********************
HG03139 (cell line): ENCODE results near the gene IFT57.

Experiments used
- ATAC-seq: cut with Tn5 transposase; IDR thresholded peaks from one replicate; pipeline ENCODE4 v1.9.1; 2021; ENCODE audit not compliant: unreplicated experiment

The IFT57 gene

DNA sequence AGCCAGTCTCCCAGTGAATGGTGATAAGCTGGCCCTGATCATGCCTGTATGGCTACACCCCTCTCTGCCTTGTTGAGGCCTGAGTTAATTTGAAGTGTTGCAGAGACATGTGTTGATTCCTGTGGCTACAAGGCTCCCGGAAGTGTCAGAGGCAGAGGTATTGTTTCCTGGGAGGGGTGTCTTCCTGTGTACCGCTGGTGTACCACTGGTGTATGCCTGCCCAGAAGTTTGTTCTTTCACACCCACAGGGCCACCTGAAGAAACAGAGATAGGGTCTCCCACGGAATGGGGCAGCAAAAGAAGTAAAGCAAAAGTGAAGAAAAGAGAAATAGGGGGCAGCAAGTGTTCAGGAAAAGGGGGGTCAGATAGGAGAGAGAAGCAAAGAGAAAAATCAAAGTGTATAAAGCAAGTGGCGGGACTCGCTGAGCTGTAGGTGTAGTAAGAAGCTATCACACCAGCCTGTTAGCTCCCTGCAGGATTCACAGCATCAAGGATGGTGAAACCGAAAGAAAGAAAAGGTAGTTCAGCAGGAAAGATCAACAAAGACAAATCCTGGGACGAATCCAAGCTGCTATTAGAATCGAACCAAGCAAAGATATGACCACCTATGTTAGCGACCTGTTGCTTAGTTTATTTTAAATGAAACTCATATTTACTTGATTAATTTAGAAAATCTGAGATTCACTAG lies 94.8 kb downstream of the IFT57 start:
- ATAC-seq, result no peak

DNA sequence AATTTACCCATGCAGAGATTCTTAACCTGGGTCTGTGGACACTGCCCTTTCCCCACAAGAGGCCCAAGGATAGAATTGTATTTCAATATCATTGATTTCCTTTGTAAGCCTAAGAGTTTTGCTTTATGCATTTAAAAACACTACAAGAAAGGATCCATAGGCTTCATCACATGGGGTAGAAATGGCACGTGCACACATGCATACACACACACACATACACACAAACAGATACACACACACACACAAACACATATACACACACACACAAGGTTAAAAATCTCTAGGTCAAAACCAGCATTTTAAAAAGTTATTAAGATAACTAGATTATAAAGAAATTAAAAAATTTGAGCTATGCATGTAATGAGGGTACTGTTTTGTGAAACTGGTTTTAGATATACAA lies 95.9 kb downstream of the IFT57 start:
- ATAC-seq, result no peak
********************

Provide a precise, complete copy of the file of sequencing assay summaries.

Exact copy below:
HG03139 (cell line): ENCODE results near the gene IFT57.

Experiments used
- ATAC-seq: cut with Tn5 transposase; IDR thresholded peaks from one replicate; pipeline ENCODE4 v1.9.1; 2021; ENCODE audit not compliant: unreplicated experiment

The IFT57 gene

DNA sequence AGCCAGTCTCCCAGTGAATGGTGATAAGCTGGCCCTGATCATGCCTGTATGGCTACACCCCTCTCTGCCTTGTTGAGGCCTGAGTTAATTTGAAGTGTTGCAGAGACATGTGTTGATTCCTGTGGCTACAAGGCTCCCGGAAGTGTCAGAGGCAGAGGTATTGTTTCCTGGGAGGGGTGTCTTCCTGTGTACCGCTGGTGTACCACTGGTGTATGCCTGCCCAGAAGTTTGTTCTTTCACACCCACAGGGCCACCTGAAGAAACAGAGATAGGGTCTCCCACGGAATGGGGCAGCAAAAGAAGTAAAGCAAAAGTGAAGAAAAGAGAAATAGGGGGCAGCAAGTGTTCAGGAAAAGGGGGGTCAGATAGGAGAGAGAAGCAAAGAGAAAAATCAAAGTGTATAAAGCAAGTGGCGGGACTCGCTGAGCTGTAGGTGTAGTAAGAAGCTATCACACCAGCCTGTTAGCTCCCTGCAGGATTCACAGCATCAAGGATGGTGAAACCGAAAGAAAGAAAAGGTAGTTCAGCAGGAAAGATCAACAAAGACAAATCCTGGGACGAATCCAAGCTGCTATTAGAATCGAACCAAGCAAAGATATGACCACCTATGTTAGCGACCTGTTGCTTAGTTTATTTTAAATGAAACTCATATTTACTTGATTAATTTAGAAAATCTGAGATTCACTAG lies 94.8 kb downstream of the IFT57 start:
- ATAC-seq, result no peak

DNA sequence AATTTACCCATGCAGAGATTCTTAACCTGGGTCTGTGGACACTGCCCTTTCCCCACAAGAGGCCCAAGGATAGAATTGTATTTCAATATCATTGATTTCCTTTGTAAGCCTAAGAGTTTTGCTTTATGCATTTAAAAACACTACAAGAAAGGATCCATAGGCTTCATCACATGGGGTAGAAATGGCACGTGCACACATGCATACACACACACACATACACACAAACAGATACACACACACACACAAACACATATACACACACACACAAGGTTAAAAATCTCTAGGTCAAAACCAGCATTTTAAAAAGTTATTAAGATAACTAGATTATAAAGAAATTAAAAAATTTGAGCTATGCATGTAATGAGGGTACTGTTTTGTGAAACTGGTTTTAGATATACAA lies 95.9 kb downstream of the IFT57 start:
- ATAC-seq, result no peak